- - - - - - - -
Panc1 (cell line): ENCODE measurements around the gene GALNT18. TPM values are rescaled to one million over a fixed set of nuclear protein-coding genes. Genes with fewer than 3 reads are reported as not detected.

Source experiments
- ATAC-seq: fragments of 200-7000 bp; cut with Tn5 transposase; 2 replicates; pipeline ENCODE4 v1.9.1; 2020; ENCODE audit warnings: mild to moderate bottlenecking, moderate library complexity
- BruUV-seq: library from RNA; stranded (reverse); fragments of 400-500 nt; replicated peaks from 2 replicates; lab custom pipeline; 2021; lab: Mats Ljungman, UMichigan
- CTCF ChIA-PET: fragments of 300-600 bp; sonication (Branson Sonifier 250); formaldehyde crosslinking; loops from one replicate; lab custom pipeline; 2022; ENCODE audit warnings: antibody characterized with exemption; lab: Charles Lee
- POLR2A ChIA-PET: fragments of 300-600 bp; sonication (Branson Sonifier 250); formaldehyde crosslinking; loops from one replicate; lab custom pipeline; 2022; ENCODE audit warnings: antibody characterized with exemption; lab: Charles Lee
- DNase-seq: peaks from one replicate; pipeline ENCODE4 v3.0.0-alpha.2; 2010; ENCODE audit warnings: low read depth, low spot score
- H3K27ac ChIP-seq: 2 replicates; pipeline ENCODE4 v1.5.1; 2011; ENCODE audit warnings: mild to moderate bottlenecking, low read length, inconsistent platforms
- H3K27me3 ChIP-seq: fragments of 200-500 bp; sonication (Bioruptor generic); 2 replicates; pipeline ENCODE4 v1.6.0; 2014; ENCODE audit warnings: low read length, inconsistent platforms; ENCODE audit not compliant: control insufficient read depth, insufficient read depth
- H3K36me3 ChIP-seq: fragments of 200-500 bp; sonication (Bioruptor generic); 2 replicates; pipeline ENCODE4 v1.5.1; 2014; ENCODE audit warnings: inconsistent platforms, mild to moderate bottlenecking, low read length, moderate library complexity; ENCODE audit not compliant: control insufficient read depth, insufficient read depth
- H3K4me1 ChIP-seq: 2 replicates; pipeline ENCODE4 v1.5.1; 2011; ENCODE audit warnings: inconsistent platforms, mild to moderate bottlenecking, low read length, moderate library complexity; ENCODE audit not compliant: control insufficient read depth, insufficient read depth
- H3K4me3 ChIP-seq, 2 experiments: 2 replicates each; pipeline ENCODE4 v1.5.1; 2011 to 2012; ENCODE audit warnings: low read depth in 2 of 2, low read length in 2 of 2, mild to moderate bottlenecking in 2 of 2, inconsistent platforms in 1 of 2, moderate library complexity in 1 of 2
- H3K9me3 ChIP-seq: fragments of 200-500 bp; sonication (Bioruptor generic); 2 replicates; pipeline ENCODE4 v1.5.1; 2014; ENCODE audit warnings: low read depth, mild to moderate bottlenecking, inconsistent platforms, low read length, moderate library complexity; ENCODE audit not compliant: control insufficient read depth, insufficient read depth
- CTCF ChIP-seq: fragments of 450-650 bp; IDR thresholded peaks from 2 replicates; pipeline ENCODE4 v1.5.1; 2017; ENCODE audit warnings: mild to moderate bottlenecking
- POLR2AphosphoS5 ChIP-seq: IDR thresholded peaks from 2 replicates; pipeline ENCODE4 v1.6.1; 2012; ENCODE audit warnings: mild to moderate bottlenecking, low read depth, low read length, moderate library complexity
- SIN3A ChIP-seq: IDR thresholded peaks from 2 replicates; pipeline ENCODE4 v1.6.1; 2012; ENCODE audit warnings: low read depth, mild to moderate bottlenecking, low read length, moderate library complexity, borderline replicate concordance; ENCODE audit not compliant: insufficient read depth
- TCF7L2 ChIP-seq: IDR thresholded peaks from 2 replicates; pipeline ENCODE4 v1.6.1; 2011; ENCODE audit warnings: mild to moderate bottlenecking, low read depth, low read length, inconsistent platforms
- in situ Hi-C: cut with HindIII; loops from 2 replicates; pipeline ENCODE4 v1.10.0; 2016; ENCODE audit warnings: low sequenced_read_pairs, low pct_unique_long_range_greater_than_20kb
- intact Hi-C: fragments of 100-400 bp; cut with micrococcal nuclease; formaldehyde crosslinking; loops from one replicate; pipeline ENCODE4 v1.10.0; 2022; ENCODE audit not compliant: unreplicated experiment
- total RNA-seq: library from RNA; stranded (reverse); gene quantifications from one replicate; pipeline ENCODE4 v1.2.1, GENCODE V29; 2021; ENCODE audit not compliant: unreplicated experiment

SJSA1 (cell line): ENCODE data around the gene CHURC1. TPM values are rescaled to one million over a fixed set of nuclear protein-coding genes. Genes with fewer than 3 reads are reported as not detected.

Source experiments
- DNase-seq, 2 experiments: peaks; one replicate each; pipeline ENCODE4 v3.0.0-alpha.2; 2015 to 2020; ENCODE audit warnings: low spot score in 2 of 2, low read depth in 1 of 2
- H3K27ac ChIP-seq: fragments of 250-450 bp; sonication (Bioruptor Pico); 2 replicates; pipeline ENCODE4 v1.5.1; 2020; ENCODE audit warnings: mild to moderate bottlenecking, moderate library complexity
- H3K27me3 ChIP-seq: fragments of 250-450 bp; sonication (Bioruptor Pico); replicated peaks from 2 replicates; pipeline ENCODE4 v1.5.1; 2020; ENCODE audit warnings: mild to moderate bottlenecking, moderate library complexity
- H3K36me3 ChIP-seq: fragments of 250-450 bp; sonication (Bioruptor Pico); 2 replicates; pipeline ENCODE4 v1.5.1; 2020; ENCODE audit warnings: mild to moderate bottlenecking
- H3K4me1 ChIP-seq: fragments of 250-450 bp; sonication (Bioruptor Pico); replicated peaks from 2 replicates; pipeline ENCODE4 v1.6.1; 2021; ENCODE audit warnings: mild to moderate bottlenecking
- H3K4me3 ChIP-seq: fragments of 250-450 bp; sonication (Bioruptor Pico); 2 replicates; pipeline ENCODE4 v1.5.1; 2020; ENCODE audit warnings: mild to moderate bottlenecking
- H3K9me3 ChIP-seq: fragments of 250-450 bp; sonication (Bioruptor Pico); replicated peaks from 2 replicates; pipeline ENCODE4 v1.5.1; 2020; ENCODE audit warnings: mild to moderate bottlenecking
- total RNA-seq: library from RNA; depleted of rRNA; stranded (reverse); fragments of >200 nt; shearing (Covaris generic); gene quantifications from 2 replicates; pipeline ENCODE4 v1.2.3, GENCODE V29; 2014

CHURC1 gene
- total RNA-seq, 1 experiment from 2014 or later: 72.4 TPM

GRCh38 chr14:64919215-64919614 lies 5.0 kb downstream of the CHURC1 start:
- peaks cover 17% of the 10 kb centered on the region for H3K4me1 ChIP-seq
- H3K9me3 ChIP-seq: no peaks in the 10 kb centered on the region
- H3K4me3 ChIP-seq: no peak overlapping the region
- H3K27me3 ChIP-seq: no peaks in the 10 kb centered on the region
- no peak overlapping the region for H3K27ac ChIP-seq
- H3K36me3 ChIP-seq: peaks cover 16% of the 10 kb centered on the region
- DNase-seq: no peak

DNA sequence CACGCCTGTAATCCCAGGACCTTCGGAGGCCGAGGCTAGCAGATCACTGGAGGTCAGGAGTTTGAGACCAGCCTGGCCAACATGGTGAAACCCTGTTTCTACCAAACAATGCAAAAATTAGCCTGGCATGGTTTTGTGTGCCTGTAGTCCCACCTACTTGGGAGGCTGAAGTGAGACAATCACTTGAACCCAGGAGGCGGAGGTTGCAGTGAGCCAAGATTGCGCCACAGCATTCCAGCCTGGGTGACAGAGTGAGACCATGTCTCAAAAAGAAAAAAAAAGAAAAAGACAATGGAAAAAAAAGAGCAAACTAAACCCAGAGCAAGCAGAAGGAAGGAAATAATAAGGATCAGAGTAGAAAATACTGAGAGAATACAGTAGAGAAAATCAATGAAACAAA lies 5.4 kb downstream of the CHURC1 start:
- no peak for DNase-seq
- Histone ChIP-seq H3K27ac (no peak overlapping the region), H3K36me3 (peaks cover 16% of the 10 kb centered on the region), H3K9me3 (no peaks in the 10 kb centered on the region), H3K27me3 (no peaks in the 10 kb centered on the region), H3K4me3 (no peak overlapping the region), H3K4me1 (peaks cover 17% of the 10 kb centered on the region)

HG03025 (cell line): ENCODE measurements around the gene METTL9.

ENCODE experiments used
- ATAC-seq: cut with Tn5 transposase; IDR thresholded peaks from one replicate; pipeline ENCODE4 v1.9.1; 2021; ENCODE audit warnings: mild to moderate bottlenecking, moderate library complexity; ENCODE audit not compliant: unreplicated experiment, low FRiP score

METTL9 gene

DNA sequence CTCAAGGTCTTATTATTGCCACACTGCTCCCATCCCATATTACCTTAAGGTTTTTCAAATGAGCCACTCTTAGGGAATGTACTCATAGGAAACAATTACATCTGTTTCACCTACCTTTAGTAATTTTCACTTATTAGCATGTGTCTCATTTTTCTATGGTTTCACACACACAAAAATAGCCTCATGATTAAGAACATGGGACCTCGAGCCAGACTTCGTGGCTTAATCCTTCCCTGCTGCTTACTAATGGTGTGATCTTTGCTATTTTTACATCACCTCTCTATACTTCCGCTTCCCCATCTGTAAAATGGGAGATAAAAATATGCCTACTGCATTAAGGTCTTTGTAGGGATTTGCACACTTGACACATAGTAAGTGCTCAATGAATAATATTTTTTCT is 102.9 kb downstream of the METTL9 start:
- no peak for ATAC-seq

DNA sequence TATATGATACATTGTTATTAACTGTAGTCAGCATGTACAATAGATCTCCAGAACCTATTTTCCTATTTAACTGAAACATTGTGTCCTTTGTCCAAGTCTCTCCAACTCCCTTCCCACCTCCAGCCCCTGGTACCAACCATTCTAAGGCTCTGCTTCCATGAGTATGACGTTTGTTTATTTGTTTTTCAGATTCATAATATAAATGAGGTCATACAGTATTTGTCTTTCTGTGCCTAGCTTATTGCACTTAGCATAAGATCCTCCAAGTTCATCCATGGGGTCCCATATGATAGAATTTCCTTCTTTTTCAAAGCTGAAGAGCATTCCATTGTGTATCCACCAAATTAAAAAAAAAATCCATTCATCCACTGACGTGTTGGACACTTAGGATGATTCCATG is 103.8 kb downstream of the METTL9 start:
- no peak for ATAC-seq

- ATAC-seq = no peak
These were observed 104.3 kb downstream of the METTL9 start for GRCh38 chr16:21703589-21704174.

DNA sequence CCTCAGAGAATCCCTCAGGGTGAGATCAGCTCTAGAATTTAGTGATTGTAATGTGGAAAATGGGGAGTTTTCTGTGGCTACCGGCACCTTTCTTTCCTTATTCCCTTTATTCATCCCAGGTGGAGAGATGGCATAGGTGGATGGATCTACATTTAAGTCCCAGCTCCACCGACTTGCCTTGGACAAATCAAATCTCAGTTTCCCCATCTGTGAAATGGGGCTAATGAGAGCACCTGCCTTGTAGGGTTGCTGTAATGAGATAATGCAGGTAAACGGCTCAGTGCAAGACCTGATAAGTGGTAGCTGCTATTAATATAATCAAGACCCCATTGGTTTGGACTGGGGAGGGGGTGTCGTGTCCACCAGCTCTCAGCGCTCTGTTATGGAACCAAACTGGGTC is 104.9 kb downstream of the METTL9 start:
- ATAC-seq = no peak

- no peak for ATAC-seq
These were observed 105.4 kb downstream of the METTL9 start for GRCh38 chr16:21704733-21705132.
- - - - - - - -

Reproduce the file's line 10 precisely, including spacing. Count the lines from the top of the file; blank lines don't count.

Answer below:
- H3K36me3 ChIP-seq: fragments of 200-500 bp; sonication (Bioruptor generic); 2 replicates; pipeline ENCODE4 v1.5.1; 2014; ENCODE audit warnings: inconsistent platforms, mild to moderate bottlenecking, low read length, moderate library complexity; ENCODE audit not compliant: control insufficient read depth, insufficient read depth